Exercise, the Brain, and Hypertension

Poghni Peri-Okonny, Qi Fu, Rong Zhang, Wanpen Vongpatanasin

Research output: Contribution to journalArticle

4 Citations (Scopus)

Abstract

Exercise training is the cornerstone in the prevention and management of hypertension and atherosclerotic cardiovascular disease. However, blood pressure (BP) response to exercise is exaggerated in hypertension often to the range that raises the safety concern, which may prohibit patients from regular exercise. This augmented pressor response is shown to be related to excessive sympathetic stimulation caused by overactive muscle reflex. Exaggerated sympathetic-mediated vasoconstriction further contributes to the rise in BP during exercise in hypertension. Exercise training has been shown to reduce both exercise pressor reflex and attenuate the abnormal vasoconstriction. Hypertension also contributes to cognitive impairment, and exercise training has been shown to improve cognitive function through both BP-dependent and BP-independent pathways. Additional studies are still needed to determine if newer modes of exercise training such as high-intensity interval training may offer advantages over traditional continuous moderate training in improving BP and brain health in hypertensive patients.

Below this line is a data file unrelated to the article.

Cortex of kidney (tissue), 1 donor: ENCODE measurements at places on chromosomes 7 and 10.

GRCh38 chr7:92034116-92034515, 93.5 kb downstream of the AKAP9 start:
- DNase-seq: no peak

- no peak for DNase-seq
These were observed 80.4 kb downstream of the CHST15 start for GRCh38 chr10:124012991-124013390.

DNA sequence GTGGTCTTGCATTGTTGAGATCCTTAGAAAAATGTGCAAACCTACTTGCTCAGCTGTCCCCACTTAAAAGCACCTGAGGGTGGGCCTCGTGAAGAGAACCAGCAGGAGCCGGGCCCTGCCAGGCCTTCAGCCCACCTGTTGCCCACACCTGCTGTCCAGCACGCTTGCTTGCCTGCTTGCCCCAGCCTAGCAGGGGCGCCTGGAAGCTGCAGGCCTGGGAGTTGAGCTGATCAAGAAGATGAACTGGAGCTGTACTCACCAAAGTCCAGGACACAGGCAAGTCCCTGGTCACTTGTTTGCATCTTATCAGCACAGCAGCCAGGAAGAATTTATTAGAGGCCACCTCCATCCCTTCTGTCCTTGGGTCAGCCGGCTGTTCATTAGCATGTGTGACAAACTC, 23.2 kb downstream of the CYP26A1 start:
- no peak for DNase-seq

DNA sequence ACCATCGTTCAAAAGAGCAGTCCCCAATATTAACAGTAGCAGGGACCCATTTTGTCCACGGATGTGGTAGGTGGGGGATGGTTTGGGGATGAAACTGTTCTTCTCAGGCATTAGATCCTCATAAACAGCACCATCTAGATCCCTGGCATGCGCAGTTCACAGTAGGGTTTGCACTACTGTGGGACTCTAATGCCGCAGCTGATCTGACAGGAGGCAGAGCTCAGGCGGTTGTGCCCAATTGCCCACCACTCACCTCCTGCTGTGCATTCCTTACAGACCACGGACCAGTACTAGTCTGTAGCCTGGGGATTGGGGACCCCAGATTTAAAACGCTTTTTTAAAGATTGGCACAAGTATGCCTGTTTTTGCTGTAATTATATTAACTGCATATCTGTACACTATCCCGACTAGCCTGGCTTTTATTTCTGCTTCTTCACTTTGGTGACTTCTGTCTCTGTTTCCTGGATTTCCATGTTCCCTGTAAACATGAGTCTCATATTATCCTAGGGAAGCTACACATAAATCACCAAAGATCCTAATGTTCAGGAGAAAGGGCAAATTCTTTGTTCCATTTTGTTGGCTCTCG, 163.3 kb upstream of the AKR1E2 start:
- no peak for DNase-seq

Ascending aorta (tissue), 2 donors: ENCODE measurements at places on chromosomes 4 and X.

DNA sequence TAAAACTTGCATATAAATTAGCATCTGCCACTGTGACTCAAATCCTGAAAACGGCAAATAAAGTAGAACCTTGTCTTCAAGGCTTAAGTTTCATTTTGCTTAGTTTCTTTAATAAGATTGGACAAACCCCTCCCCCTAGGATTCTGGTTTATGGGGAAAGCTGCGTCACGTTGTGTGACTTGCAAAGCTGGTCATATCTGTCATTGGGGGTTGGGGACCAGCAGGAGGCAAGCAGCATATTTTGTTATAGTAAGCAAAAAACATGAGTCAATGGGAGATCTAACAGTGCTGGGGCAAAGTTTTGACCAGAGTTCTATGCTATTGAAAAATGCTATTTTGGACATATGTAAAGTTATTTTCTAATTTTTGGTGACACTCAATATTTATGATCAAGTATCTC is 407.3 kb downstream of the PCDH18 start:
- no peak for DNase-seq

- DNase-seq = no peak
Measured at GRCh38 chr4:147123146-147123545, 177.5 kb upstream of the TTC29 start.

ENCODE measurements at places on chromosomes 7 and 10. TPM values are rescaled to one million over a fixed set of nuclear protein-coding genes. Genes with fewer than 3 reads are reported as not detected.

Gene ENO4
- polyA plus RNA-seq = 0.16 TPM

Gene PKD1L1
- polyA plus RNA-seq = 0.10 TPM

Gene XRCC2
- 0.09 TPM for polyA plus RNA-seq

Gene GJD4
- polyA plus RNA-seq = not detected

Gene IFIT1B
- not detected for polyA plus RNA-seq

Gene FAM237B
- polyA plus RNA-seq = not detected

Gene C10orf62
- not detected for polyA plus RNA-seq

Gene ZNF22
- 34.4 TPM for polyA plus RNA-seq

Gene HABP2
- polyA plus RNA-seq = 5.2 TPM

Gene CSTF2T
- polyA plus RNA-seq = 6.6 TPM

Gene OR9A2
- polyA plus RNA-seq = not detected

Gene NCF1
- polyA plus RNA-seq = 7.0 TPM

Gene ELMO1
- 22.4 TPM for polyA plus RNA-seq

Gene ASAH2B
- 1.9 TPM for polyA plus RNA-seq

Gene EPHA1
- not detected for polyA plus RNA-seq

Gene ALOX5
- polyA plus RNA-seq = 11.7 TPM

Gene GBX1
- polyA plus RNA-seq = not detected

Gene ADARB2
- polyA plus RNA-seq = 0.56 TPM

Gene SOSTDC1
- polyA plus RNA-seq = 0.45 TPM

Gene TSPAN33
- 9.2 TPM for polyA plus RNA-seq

Original languageEnglish (US)
Article number82
JournalCurrent Hypertension Reports
Volume17
Issue number10
DOIs
StatePublished - Oct 10 2015

Fingerprint

Exercise
Hypertension
Brain
Blood Pressure
Vasoconstriction
Abnormal Reflexes
Cognition
Reflex
Cardiovascular Diseases
Safety
Muscles
Health

Keywords

  • Brain
  • Cognitive function
  • Exercise
  • Hypertension
  • Mechanoreceptors
  • Metaboreceptors

ASJC Scopus subject areas

  • Internal Medicine

Cite this

Exercise, the Brain, and Hypertension. / Peri-Okonny, Poghni; Fu, Qi; Zhang, Rong; Vongpatanasin, Wanpen.

In: Current Hypertension Reports, Vol. 17, No. 10, 82, 10.10.2015.

Research output: Contribution to journalArticle

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